Ron Wilson

Ron Wilson

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Fern-Ball Leaftier - Buggy Joe Boggs

During the Ohio Department of Natural Resources Teacher Field Day held in Hocking Hills this past Thursday, we went on a walk-about in Conkle’s Hollow State Nature Preserve. The Preserve encompasses one of the deepest gorges in Ohio noted for some of the highest Black Hand Sandstone cliffs found in the state.


Walk-about participants viewed beautiful displays of ferns made all the more interesting by some plants having tightly curled tips. A casual observer could possibly mistake the odd structures for emerging frond fiddleheads.



However, a closer look revealed that the tips of the fronds were not just curled; they were rolled and tied together to form tight ball-like structures. The culprits were so-called Fern Leaftier caterpillars. I first came across these oddball “fern-balls” in 2019 in a landscape planting of ostrich fern (Matteuccia struthiopteris).






Although the caterpillars of Herpetogramma theseusalis (family Crambidae) appear to be one of the most common architects of fern-balls, the scientific literature notes that at least two other members of this genus also practice this unusual leaftier feeding behavior on ferns. Some online references link the moths to specific ferns; however, I have found no research that defines the host ranges of the different moth species. It's possible each moth species feeds on a number of different fern species.


The secretive caterpillars vary from cream-colored to an almost translucent light green. They pull the tips of the fronds together with silk to form a hollow ball structure. The tightly bound fronds provide protection from various enemies including parasitoid wasps targeting both the caterpillars and pupae.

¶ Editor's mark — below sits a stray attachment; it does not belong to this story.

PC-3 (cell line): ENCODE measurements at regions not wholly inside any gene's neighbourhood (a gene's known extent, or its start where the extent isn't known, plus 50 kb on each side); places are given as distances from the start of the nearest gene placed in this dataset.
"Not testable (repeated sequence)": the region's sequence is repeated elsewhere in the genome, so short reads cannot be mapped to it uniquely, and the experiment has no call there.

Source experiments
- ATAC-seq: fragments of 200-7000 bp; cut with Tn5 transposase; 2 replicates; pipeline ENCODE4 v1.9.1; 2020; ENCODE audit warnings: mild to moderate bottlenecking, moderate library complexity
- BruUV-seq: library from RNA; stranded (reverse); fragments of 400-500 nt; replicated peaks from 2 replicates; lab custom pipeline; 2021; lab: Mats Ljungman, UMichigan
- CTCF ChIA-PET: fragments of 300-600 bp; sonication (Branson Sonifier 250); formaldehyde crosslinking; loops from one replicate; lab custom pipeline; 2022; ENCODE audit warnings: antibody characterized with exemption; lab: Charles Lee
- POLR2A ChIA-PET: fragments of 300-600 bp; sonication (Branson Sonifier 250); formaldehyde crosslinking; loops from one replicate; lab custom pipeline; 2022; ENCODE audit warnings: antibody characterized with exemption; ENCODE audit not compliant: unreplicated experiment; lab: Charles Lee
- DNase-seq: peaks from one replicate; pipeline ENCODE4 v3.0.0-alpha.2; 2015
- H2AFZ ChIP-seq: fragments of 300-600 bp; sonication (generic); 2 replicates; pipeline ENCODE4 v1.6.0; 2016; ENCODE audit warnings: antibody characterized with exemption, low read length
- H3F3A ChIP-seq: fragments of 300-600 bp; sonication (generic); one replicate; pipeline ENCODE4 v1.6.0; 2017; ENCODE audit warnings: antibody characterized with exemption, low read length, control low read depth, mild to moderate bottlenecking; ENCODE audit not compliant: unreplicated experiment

The odd-ball fern-balls were made all the more interesting by rows of exposed fern spore structures known as sori (singular = sorus) on the undersides of the fronds that resembled octopus suckers. The sori were the subject of a brief but fascinating discussion led by one of the teachers about fern reproduction. You can learn a lot going on a walk-about with school teachers; I highly recommend it.



The fern-ball caterpillars feed on the innermost fronds within the structure. They even defecate within their frond-ball-abodes presumably to further conceal their presence from enemies.



The caterpillars construct multiple frond-balls during their development. Finding 2 – 3 silk-bound balls tied closely together is not unusual. However, they appear to cause no significant harm to the overall health of a fern colony. Usually, the vast majority of the fern fronds were unaffected and the caterpillars only damage the tips of the fronds with a significant portion of the affected fern leaves remaining functional for photosynthesis.



Of course, if control is deemed necessary, the caterpillars can be dispatched by simply squeezing the fern structures. However, you should open up a few to see if the fern-balls are in fact still occupied by the moth caterpillars or pupae.


That's because the fern leaftier moth caterpillars aren't the only arthropods to benefit from the odd-ball fern-balls. Apparently, leaf shelters constructed by these and other lepidopterous larvae play an important role in the ecology of eastern forests. Spiders take over the protective leaf-abodes once the caterpillars pupate and vacate the premises. The shelters play are important for the survival of a number of different species of spiders.



Selected References


Ruehlmann, T.E., Matthews, R.W. and Matthews, J.R., 1988. Roles for structural and temporal shelter-changing by fern-feeding lepidopteran larvae. Oecologia75, pp.228-232.


Morse, D.H., 2009. Four‐level interactions: herbivore use of ferns and subsequent parasitoid–hyperparasitoid performance. Ecological Entomology34(2), pp.246-253.


LoPresti, E.F. and Morse, D.H., 2013. Costly leaf shelters protect moth pupae from parasitoids. Arthropod-Plant Interactions, 7, pp.445-453.


Jennings, D.T., Longcore, J.R. and Bird, J.E., 2017. Spiders (Araneae) inhabit lepidopteran-feeding shelters on ferns in Maine, USA. Journal of the Acadian Entomological Society13.


Morse, D.H., 2017. Where should I lay my eggs? Oviposition choices of a shelter‐building moth and the shifting danger of being parasitized. Entomologia Experimentalis et Applicata165(1), pp.1-8.


Morse, D.H., 2021. Spider use of caterpillar shelters. The Journal of Arachnology, 48(3), pp.284-287.

Photo: Joe Boggs

Photo: Joe Boggs

Photo: Joe Boggs

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